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  5. "Én fisk, to fisk, rød fisk, …

"Én fisk, to fisk, rød fisk, blå fisk"

Translation:One fish, two fish, red fish, blue fish

June 13, 2015

37 Comments


https://www.duolingo.com/profile/Moomingirl

Norwegian is the best course ever! :D


https://www.duolingo.com/profile/AnnaSo900

What is that? A children's book?


https://www.duolingo.com/profile/IanWitham1

Yes.

Dr Seuss is the pen name of a man who writes books for pre-school children. I believe he was in the same army unit as Stan Lee.


https://www.duolingo.com/profile/TheDinorawr

Wouldn't it be 'to fisker' instead of 'to fisk', or can you say both?


https://www.duolingo.com/profile/Error440044

The plural of "fisk" is still "fisk", similar to how the plural of "fish" is "fish" or how the plural of "sheep" is still "sheep". In all cases, the nouns are irregular. FYI, "Fisker" actually means "Fisherman".


https://www.duolingo.com/profile/Jan_D_13

But every dictionary tells me that the plural of "fisk" is "fisker"...


https://www.duolingo.com/profile/Osebrand

I tried four online dictionaries, and they all said the indefinite plural is "fisker". The complete declension: (en) fisk – (den) fisken – (flere) fisker – (alle) fiskene (https://www.dinordbok.no/norsk-nynorsk/?q=fisk )

https://no.wiktionary.org/wiki/fisk differentiates between the animal, which is countable and uses the plural forms, and fish as a dish (food), which is uncountable.

https://www.dinordbok.no/norsk-nynorsk/?q=fisk does not explain about countable/uncountable, but the examples given under 'Eksempler på bruk' → 'Vis mer' seem to show that fish is also uncountable when used in a generic sense: "There aren't any fish living in this river anymore" = "Det lever ikke lenger fisk i denne elven". But as soon as we are talking about individually discernible fish, even in a group, the plural is used: "Little fish are swimming in the aquarium" = "Små fisker svømmer i akvariet".

"Two fish" is obviously countable and the correct Norwegian form should thus be "to fisker" – at least in standard Norwegian.


https://www.duolingo.com/profile/anothernobody

Who wants green eggs and ham? I'm buying!


https://www.duolingo.com/profile/Serioussu

Can I bring Sam I Am?


https://www.duolingo.com/profile/ElizaLanga

I knew it was Doctor Suess!


https://www.duolingo.com/profile/Anordirane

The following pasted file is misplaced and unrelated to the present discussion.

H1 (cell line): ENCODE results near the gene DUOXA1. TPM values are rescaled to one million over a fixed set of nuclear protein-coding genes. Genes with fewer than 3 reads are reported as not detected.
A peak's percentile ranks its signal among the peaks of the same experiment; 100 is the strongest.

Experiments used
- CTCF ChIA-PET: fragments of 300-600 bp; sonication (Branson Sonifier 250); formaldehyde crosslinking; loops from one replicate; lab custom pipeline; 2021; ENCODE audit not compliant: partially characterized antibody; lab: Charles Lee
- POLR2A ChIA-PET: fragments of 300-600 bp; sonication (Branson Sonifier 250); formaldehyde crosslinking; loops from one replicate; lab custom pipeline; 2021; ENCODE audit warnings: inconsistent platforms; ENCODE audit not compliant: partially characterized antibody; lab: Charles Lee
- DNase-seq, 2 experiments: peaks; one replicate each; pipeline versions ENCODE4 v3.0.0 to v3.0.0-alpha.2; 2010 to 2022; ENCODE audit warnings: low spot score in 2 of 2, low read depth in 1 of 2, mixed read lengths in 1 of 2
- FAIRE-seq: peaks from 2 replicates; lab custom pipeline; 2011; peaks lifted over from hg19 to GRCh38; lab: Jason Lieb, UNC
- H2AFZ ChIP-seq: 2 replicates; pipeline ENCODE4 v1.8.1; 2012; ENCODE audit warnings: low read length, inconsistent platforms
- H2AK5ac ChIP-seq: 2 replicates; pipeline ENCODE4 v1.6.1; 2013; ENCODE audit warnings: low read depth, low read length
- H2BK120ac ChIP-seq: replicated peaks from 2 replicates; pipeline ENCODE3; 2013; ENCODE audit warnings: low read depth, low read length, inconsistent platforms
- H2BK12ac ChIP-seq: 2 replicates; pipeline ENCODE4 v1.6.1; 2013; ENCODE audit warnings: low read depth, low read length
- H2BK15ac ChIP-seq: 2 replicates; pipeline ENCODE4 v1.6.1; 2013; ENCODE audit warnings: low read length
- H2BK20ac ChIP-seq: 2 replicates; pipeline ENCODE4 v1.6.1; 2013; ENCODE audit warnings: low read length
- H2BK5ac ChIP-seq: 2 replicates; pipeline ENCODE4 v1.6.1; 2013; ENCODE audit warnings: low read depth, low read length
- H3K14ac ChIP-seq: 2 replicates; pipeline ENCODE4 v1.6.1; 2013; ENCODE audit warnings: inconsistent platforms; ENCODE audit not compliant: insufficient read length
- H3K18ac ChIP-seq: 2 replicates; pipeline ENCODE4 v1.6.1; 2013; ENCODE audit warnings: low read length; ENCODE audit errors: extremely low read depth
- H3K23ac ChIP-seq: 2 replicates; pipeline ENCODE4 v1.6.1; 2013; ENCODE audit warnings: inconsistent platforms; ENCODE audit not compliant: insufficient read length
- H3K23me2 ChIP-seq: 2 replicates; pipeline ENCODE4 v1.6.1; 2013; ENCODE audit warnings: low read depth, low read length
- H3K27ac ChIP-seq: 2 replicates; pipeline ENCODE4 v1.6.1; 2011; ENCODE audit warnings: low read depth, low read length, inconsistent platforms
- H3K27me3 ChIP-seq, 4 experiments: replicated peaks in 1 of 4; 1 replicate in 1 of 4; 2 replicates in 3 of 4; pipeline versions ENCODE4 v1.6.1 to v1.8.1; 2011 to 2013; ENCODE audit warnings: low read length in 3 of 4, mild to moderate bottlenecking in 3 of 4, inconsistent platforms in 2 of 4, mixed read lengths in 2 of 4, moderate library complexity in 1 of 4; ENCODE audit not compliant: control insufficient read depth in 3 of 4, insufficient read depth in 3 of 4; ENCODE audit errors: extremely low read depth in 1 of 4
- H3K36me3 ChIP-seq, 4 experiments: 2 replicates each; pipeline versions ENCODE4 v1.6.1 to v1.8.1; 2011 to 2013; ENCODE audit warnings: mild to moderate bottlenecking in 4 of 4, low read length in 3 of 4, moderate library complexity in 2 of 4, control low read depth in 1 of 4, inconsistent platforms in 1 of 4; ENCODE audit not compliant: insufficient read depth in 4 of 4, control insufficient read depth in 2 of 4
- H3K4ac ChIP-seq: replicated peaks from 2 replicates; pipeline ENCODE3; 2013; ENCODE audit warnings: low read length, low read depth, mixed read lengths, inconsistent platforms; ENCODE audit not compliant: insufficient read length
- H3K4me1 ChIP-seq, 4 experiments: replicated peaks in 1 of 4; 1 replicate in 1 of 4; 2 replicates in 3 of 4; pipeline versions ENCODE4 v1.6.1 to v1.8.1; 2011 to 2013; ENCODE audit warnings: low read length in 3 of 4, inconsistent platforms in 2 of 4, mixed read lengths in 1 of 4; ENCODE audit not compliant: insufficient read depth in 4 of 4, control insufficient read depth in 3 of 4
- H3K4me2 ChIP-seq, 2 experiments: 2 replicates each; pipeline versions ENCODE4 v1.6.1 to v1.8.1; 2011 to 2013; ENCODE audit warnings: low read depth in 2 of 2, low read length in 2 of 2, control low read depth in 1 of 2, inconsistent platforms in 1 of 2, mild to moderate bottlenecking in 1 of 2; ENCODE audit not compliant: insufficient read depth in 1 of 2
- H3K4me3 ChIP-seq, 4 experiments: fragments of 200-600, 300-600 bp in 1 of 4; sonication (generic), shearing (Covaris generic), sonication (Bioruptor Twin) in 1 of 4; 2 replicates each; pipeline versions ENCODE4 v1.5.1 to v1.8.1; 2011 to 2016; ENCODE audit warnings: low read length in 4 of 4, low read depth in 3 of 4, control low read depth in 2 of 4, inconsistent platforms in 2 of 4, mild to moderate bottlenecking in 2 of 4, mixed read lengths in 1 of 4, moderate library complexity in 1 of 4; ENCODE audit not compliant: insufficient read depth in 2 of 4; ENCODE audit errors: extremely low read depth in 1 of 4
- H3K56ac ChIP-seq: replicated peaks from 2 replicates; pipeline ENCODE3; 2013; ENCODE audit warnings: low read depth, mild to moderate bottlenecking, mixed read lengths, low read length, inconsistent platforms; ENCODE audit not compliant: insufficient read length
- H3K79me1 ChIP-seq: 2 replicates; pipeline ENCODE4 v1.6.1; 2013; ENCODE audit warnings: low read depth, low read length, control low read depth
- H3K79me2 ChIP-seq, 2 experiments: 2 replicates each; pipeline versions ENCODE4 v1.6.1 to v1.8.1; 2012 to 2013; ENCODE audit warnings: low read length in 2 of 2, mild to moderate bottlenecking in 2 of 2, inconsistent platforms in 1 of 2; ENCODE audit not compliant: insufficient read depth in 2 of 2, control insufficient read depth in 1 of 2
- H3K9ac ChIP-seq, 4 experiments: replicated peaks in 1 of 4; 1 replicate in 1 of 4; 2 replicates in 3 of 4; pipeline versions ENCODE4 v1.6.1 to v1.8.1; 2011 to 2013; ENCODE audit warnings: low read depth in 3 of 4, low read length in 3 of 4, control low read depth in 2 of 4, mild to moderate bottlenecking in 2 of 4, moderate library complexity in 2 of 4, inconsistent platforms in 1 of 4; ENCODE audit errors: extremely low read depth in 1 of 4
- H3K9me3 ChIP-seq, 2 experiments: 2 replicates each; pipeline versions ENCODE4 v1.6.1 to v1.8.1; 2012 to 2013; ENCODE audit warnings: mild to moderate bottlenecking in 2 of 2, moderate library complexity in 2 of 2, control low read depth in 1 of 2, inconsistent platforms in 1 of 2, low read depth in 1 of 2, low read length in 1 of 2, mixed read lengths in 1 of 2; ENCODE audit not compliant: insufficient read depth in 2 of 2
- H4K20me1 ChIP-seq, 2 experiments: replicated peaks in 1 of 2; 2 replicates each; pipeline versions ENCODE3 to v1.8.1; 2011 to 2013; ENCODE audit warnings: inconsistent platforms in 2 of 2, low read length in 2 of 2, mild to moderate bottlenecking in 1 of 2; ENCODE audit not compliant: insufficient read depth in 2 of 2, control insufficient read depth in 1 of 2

i am french, i've never heard of it, what is this ?


https://www.duolingo.com/profile/Chrissy565080

A popular American children's book. :)


https://www.duolingo.com/profile/MrPisarik

Am I the only one who can't pass pronunciation exercise with this sentence? The second, third and forth fisk words not recognized, I've tried 10 times


https://www.duolingo.com/profile/DavidBeato6

I have the same issue - I'm pretty sure I'm saying it correctly. I've reported it.


https://www.duolingo.com/profile/JeanEFord

Exactly the same here!


https://www.duolingo.com/profile/sup.bro.

Yes! Really annoying


https://www.duolingo.com/profile/Estaban429727

Try slowing it down when you talk. I've suspected many times that background noise and wind shut me out


https://www.duolingo.com/profile/NerissaKis

I'm English and I've never read any Dr Seuss either. I've heard of "The Cat in the Hat" but not this fish book.However, whenever there's a bizarre reference I'm learning to look up the discussions. where I learn as much about American popular culture as Norwegian, perhaps (?)


https://www.duolingo.com/profile/Sahaquiel9102

Hi! I'm not a native English-speaker so maybe my question is naive but, the plural of fish is fishes, isn't it?


https://www.duolingo.com/profile/ThatOneSix

Fishes refers to multiple different varieties of fish.


https://www.duolingo.com/profile/otterrrrrr

Fishes is more commonly used for scientists talking about specific species, just plain fish is more common as everyday you would say "Look at those fish!" than "Look at those fishes!"


https://www.duolingo.com/profile/otterrrrrr

I'll bring the thnead!


https://www.duolingo.com/profile/Ara198204

What's a thneed?


https://www.duolingo.com/profile/carol313062

My kids learned to read on Dr. Seuss' books!


https://www.duolingo.com/profile/nieudany

Why "to fisk", not "to fisker"? ordbok.uib.no says "fisker" is indef. plural for "en fisk". Is "fisk" also possible form?


https://www.duolingo.com/profile/Howard

Last fall we ate in a great little restaurant in Amsterdam called éénvistwéévis: http://www.eenvistweevis.nl/en/


https://www.duolingo.com/profile/Eviscia

Whoever put Dr. Suess in this lesson: I love you


https://www.duolingo.com/profile/AshElder

Ay i have this book


https://www.duolingo.com/profile/MelinaAer

Why is it Én fisk? Not en fisk?


https://www.duolingo.com/profile/Jan_D_13

Én = one. En = a. And yes, there's a difference in pronounciation: Én has the stress on the "e".

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